SpaceX reschedules next Falcon 9 launch for Nov. 18
BY STEPHEN CLARK
Posted: October 26, 2010
SpaceX has reset the launch of a crucial test flight of the Dragon capsule for no earlier than Nov. 18, giving engineers extra time to simulate the ship's brief but ambitious mission.
"We will launch when we believe the vehicle is ready and there is more testing that would yield a meaningful improvement in mission success," the company said Monday in a statement released to Spaceflight Now.
The launch window on Nov. 8 was between 1430 GMT (9:30 a.m. EST) and 1752 GMT (12:52 p.m. EST).
According to SpaceX, the Falcon 9 rocket has backup launch opportunities on Nov. 19 and Nov. 20. The schedule move leapfrogged a Nov. 15 Delta 4-Heavy rocket launch with a national security payload.
If launch remains scheduled for Nov. 18, engineers plan to roll the 154-foot-tall Falcon 9 rocket to the launch pad for a preflight engine firing Nov. 13.
The SpaceX launch team completed a fueling test of the two-stage rocket Sept. 15.
But officials are not ruling out another delay.
"Dragon is an entirely new vehicle, making it impossible to predict exactly when all tests and verification of test data will be complete," the SpaceX statement said.
SpaceX is processing their first payload with toxic hydrazine and nitrogen tetroxide propellants at launch pad 40 at Cape Canaveral, Fla. Officials say they are taking extra precautions with the introduction of hypergolic fuel.
The schedule uncertainty is focused on maximizing the odds of success on the Dragon test flight, which is slated to complete between one and three orbits of Earth, or last roughly two to five hours.
"We would like to do more integrated system testing including another in-depth round of hardware in the loop mission simulations to see if we can uncover any corner case problems," the statement said. "So far, it looks good, but we want to triple check."
The upcoming flight follows a wildly successful first launch of the Falcon 9 rocket in June. That launcher carried a dummy Dragon capsule into orbit.
"They have some hardware integration tests where they check out their hardware with their software," said Bill Gerstenmaier, NASA's associate administrator of space operations. "They wanted some additional time to do that, so that's why they moved from the 8th to the 18th."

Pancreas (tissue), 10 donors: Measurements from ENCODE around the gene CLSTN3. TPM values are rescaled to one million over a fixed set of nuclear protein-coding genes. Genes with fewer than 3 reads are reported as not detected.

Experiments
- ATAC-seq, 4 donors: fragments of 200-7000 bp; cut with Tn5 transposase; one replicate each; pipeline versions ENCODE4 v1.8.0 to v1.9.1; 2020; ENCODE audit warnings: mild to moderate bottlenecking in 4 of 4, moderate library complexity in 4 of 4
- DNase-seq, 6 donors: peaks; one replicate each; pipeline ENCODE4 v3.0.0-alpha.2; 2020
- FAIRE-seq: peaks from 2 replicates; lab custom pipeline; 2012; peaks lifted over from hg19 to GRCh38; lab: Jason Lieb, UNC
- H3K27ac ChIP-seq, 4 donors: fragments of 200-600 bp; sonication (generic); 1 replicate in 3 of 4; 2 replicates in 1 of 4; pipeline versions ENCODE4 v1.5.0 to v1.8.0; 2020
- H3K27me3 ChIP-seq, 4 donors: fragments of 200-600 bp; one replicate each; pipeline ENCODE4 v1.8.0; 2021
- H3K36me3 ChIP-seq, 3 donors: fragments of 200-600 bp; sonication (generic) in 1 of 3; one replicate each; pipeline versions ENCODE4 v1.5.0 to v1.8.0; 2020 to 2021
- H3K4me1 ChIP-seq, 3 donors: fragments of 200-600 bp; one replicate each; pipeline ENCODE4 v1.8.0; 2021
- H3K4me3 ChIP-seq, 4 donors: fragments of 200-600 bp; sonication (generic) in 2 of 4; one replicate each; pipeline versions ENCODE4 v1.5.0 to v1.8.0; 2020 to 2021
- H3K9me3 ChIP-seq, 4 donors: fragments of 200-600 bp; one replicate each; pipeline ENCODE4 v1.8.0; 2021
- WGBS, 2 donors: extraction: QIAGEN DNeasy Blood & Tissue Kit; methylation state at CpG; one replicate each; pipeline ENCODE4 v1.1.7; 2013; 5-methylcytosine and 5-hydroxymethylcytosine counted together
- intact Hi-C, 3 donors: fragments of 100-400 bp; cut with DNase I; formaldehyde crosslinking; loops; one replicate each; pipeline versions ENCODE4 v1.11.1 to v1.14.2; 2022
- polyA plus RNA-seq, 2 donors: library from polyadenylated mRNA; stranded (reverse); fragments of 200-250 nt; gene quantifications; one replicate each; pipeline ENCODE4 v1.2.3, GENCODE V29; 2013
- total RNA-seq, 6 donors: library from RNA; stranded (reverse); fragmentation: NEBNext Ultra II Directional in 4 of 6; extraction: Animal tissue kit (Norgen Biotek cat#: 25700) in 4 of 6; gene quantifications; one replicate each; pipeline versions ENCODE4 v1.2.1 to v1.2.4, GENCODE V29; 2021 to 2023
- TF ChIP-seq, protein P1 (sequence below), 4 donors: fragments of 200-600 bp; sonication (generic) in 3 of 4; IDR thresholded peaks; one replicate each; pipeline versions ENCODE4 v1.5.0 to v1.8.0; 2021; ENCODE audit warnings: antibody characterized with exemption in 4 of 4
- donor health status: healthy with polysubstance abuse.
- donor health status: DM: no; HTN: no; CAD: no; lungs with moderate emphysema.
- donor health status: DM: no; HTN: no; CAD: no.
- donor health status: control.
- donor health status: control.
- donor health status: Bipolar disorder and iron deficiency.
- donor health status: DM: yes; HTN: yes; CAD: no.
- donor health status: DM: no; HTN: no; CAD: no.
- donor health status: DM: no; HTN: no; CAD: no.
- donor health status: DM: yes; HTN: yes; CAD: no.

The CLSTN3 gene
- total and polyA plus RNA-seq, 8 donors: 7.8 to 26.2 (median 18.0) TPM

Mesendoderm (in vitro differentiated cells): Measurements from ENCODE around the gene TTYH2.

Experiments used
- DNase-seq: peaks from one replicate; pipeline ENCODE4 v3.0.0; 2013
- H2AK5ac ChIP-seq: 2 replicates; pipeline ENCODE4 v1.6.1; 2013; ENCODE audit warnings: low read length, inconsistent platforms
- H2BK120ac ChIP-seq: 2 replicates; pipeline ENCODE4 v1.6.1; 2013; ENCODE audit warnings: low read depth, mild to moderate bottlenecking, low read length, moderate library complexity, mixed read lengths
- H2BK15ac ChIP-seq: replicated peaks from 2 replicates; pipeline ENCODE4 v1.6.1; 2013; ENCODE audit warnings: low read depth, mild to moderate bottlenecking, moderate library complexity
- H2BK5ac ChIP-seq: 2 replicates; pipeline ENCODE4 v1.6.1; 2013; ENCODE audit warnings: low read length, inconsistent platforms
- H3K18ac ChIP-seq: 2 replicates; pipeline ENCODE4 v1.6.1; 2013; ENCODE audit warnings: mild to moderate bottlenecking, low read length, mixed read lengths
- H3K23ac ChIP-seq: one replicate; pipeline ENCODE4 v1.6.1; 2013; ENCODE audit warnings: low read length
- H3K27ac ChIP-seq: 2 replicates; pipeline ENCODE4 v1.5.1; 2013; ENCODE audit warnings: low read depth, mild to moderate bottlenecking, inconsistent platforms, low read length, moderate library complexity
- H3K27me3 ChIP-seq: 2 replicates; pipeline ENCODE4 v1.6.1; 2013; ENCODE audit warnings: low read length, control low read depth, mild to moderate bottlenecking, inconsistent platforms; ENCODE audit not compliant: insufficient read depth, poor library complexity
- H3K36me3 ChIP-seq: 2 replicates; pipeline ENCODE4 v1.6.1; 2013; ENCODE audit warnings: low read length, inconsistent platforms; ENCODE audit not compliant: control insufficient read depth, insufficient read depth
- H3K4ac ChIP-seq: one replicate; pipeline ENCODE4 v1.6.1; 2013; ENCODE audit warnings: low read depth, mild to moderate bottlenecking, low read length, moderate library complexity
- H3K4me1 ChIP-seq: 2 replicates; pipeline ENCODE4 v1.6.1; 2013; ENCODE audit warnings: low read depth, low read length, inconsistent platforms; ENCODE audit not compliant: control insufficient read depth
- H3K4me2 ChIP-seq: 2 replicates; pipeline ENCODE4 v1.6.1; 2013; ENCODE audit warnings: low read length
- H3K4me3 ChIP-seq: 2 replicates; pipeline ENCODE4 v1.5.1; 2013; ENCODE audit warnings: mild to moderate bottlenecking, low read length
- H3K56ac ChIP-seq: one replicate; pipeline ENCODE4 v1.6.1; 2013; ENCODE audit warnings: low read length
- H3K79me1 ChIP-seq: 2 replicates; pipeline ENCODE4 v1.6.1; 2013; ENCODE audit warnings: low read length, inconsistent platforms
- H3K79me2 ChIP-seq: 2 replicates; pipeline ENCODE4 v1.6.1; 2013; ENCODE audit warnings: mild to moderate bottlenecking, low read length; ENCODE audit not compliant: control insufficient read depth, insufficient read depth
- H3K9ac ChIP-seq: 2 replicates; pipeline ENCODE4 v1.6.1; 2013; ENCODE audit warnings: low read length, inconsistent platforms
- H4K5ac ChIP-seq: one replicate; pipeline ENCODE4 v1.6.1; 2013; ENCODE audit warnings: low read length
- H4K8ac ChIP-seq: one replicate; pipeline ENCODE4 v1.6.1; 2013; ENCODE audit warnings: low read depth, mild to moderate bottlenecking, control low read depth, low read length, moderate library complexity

SpaceX is developing the Dragon capsule and Falcon 9 rocket under an agreement with NASA. The design was completed using a mix of federal and private investment in the Commercial Orbital Transportation Services program, an initiative to procure U.S. spacecraft to deliver cargo to the International Space Station.
"They are doing all the right things," Gerstenmaier said. "They have got the right attitude of how to get ready for flight."
Next month's mission is an all-in test flight of the Dragon, demonstrating for the first time its guidance and navigation system, orbit maneuvering thrusters, flight software, heat shield and parachutes.
After launching into space aboard a Falcon 9 rocket and circling Earth a handful of times, the Dragon will drop back into the atmosphere and parachute into the Pacific Ocean off the coast of Los Angeles.
"They have a pretty aggressive first flight," Gerstenmaier said.
The mission's success will determine whether NASA approves a SpaceX proposal to combine the next two Dragon demonstration flights in 2011. The baseline Dragon manifest calls for a second mission to approach the space station to check the craft's rendezvous systems, then a third Dragon spacecraft would be grappled by the outpost's robotic arm and berthed to the complex.
SpaceX hopes to send the second Dragon flight all the way to the space station, accomplishing both flights' test objectives and expediting the first operational mission to delivery supplies.
Dennis Stone, the manager of integration in NASA's commercial crew and cargo office, said the space agency will decide whether to consolidate the next two Dragon flights after reviewing the results of the November mission.
The company has a contract with NASA for up to 12 cargo flights valued at up to $1.6 billion.